When sent together with a $50 bill or a c-note (which I am sure he'd appreciate), it might make a difference but in any event it looks like Tim's out of his boat here and needs some help.
Let's do what we can.
A similar incident could happen with a packrafter on rivers here in AK or elsewhere: it's worth watching.
I take two lessons from it:
(1) This kayaker was unable to roll. Most of us will inevitably fall out of our boats, too. What do you have to hang onto your boat with? Consider putting six additional tie-down patches around your boat and tying onto each with a poly-pro hand-line. Don't rely on bungies stretched through the four, stock, bow patches or a dragging tail of webbing from the stern. You want what Brad calls a "guard rail" to encircle your boat. When you flip, you can just reach up and grab it from any point on the boat and it will feel so much better than the fat, slippery tube. Take it from a guy who's swum more rivers and creeks after falling out of his packraft than likely anyone. If you can't/won't glue the patches on yourself, then ask Alpacka or a local shop to do it. Alpacka really should do it on all their boats.
(2) One difference between packrafts and inflatable kayaks and hardshells and big rafts/catarafts is that we packrafters can flip our craft and get back in. This is a self rescue, and after the glue dries on your guard rail, get out there and practice getting into and out of your boat, preferably in moving water, but even in the deep end of a pool is valuable. Again, the unfortunate level of experience I have, due to the high frequency of falling out of my boat, suggests that the side-entry boats with codpieces are harder to self-rescue into than the old center entry. If you have an old center entry boat, don't send it back to Alpacka for a retro fit. Watch this blog here: I will soon post how-to make your old center entry boat dry.
Five of us put thigh straps in our boats with Tracy Harmon’s supervision on Wednesday. We waited until Saturday, slightly longer than the 72 hour dry time, to go check out our new toys on Six Mile Creek at about 8.7 feet or 485 cfs.
It was fun to be with JT and hear him say “Let’s just skip the first canyon and run the second and third canyons,” as two years ago on Nov. 10, 2007 Becky, Tony, JT, Brad and I ran first and second canyons and my river notes record that they were hesitant to run the third canyon. How times change with skill and experience…..and how they will when more people start using thigh straps.
While nobody was able to repeat Timmy’s Eskimo roll (or his role, for that matter!), the straps make Six Mile at these low water levels almost easy. Minus my one mistake, we all had totally clean runs, including boofs in “Jaws”.
What really stood out was the incredible control and oneness with the boat.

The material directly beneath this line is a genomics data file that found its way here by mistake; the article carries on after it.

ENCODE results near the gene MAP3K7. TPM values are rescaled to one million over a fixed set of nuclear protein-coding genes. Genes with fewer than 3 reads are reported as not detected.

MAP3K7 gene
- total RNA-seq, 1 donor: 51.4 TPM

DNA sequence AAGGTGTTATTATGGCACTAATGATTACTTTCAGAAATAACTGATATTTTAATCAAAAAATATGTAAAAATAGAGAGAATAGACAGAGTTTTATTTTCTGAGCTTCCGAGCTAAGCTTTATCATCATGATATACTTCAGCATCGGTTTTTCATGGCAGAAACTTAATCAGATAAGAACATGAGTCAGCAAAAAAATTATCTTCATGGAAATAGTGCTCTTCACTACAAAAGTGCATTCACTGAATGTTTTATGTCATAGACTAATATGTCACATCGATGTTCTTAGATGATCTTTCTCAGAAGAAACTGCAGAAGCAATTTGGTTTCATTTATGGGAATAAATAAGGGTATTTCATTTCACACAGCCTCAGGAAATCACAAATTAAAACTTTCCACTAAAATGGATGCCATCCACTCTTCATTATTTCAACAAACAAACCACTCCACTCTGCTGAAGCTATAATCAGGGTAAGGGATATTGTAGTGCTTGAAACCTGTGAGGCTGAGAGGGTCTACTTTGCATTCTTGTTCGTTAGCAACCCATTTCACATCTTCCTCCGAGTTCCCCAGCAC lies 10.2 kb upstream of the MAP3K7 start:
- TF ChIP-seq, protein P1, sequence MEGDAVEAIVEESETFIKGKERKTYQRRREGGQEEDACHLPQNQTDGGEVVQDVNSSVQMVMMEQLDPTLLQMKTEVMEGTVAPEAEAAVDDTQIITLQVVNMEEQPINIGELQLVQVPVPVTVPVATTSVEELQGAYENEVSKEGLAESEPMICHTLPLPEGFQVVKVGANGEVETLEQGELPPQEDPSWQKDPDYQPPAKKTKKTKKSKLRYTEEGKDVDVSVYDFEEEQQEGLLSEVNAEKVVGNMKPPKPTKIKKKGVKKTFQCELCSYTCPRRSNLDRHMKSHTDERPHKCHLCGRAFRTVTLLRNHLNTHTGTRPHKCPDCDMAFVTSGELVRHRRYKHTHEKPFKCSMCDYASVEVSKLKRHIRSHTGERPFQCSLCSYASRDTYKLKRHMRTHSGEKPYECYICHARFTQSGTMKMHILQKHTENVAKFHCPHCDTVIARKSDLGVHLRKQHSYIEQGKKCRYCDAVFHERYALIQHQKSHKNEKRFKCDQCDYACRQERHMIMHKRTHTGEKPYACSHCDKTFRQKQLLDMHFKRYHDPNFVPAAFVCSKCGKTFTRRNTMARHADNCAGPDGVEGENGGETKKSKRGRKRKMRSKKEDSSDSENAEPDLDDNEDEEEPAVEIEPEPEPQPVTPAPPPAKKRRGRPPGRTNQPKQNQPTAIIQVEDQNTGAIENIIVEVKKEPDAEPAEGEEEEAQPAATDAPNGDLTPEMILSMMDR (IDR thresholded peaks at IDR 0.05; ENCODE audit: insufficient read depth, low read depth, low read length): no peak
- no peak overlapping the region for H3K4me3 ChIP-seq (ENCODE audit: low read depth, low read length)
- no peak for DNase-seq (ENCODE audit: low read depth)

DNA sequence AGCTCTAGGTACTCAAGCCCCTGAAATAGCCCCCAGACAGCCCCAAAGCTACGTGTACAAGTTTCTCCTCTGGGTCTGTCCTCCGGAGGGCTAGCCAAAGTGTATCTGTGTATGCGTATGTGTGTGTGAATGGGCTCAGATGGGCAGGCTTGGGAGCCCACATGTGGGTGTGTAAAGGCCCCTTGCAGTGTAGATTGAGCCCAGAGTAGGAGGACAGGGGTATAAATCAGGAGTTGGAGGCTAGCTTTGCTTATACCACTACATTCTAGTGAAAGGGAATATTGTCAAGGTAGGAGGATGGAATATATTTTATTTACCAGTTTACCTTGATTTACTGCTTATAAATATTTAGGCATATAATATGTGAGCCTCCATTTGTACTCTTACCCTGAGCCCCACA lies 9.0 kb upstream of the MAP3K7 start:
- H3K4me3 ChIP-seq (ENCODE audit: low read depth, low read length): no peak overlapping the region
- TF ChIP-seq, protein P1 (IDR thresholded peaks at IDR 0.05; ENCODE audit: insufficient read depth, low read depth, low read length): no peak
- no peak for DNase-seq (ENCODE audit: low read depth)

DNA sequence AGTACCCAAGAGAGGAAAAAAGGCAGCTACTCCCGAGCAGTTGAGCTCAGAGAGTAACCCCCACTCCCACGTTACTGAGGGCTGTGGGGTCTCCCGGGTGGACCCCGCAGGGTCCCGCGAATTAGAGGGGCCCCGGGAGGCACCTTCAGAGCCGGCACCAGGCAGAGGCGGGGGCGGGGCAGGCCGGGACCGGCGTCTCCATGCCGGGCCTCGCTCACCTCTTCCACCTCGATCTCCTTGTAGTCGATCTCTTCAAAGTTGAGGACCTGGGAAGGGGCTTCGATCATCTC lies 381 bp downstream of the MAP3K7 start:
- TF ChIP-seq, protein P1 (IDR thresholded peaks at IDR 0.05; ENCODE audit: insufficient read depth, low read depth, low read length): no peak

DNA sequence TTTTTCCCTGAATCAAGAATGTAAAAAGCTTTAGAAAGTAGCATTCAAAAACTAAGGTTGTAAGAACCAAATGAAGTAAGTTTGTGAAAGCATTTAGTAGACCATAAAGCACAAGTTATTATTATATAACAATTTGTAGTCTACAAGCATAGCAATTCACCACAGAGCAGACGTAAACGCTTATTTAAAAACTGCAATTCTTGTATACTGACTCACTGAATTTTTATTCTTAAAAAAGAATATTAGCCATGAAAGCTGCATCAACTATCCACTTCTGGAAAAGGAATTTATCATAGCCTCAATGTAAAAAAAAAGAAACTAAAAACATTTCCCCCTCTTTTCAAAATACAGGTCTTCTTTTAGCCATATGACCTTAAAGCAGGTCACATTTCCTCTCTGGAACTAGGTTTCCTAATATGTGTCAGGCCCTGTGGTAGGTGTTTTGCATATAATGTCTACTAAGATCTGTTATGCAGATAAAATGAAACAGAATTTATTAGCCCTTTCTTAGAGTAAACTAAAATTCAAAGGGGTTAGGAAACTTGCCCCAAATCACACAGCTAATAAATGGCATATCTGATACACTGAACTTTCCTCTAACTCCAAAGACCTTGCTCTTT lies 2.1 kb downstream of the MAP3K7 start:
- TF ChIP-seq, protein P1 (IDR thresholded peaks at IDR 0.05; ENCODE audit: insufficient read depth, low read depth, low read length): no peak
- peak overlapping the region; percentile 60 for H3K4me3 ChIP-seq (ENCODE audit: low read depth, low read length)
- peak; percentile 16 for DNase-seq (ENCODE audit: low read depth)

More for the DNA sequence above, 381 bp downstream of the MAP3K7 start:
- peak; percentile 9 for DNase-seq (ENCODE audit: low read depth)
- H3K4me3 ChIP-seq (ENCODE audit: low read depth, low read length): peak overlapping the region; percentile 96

“This is what kayakers miss in packrafts,” said JT, wiggling and pivoting with that big boyish grin of his.
I paddled open packrafts from 1983 to 2003, decked ones since then, and now these straps. They are at least as revolutionary as decks in terms of what you can do. Decks gave us control in bigger water since we weren’t just swamped and fighting for control. But these straps are even better.
Some of you may recall the early 1980s when Fires first came out. Remember that? The first time we got sticky rubber and we all started climbing a grade harder immediately? In fact, calling a +/- a grade in whitewater, I’d say these straps increased my ability by a grade. Six Mile was the easiest I’ve ever run it.
Control was incredible – I could put the boat almost anywhere. I could grab and ride smaller tongues than usual, brace more effectively, and catch eddies faster and with more authority – in fact flat water will be easier with these to brace against, too.
Busting out of holes requires aggression that you just can’t get flopping around unanchored in a boat. But with straps you can lean forward and grab and pull, “Like front-wheel drive,” someone said. Many of us have been working to wedge ourselves in to the boat, but tight thigh straps do it better.
And best of all my straps center me – I didn’t even use my back rest (it’s blown out anyway, with a shoddy valve job) and sat centered in the boat with the shortest paddle I have ever used (200 cm – as short as the Sawyer would go), able to reach forward and get good, aggressive powerful strokes. I am ready for 197 cm with big stiff blades, now.
I tipped in one of the worst parts of the river, and hit my head hard, maybe harder than I would’ve without straps -- although the gobs of Velcro I have keep me in, too -- but the straps slide off quickly and easily by straightening the legs.
It would be simple for Alpacka to put “custom mods” in their boats for people to purchase inflatable kayak thigh straps, like the Aire brand Deluxe Thigh Straps we used: On a Yak, a tie-down just above the valve stem and behind the second seam in the bow (calling the center seam the first) and close to the floor worked well for me following Tim Johnson’s lead.
Here’s a how to video. Hope it helps.